Geordie Brookman interview: Locker Room Talk

We meet director Geordie Brookman to learn more about In The Club, a new play that shines a light into the dark corners of football clubs and sexual violence

feature (adelaide) | Read in About 3 minutes
Published 18 Feb 2018

What can we expect from In The Club?
"It will be a pretty confrontational and provocative piece of theatre in terms of its intimate impact. While it will look very aesthetically pleasing, the subject matter is dark and difficult and I hope there is a really exciting balance to be found in that."

In The Club deals with sexual assault – what is your motivation and approach to depicting such a confrontational subject?
"The trigger point for me was reading Night Games by Anna Krien and feeling anger towards the system that enables men to act this way. The approach essentially is to trust the words [playwright] Patricia Cornelius has put on the page. There are very few things that are visually represented on stage that are confronting. It is mostly the words you hear and the images they conjure up. It is a really nuanced exploration of the fine lines and grey areas of behaviour that we desperately need to unpack."

Patricia Cornelius is known for dealing unflinchingly with very contentious topics. Is that why you've chosen to work with her on In The Club?
"Cornelius pulls no punches, so it is both her ability to confront issues head on but also to do that with a style of writing that I find incredibly beautiful. There is this gorgeous rough poetry to the way she writes that asks actors to always operate in a space slightly beyond naturalism while addressing incredibly human concerns."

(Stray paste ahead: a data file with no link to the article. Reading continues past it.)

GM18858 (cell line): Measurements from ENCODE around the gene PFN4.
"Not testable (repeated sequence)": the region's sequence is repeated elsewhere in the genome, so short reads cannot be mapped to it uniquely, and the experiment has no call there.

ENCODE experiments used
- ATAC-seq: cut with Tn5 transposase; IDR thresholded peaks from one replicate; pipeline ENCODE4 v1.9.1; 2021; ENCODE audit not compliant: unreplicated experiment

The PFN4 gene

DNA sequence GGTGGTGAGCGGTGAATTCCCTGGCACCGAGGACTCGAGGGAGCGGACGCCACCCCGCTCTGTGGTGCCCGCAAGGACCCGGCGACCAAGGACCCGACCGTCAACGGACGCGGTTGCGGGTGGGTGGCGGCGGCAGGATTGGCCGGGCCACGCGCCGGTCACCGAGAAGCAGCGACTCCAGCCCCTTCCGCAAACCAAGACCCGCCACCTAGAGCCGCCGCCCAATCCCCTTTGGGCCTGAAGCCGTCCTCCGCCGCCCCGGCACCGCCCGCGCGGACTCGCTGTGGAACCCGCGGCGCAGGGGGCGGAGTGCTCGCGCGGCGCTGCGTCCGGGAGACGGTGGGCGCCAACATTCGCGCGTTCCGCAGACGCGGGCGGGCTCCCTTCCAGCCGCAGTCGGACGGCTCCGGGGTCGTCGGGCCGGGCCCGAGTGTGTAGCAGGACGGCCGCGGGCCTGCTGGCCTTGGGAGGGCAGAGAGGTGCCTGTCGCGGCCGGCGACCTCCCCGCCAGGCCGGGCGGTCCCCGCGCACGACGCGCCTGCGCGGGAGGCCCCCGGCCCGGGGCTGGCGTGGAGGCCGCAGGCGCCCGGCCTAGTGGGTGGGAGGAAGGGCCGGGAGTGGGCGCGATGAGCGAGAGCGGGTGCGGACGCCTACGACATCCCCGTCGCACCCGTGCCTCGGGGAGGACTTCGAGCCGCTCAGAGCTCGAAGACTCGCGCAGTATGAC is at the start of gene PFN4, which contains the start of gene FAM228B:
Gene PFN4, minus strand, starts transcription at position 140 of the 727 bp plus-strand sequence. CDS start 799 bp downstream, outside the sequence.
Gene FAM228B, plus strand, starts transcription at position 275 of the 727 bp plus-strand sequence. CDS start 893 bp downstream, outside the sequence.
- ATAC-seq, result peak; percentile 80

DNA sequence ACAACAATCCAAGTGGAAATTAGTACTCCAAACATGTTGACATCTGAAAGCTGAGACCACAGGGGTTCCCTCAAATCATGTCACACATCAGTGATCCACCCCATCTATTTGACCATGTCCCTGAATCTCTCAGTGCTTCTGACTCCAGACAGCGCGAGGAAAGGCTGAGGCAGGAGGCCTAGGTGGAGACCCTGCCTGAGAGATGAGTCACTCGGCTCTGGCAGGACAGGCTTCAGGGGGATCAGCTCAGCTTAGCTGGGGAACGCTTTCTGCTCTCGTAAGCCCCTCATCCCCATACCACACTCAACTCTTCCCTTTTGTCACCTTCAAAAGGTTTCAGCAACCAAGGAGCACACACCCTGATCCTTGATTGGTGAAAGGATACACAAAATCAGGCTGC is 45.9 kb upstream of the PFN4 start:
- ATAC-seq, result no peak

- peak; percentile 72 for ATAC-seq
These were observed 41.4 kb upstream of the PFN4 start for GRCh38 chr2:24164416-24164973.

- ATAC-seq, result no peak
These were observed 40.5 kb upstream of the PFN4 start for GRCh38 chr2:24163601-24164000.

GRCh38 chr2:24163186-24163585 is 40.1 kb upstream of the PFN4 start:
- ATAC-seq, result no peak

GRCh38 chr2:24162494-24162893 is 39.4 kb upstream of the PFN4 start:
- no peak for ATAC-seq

Do you expect any backlash for putting the spotlight directly on sports culture?
"I think you would have to be crazy to say we don't have a problem within our community about the lines of behaviour between men and women, and we are just trying to contribute to that debate. It is theatre's job to provoke and occasionally upset, so if there were backlash I guess I would see that as part of generating debate. I hope that audiences are moved and changed by the stories of three compelling women. Men have had dominance over the microphone for a very long time in this subject matter in particular."

What is it like working with the State Theatre Company ensemble cast and developing theatre specifically for them to perform?
"It is like a dream come true to be honest. Working with them has been one of the richest creative experiences I've had in my life. It has made me more open as a director and created a really democratic room, and out of that comes really rigorous and well realised work. It is what every creative space should be, safe and respectful, but out of that safety and respect comes bravery and invention."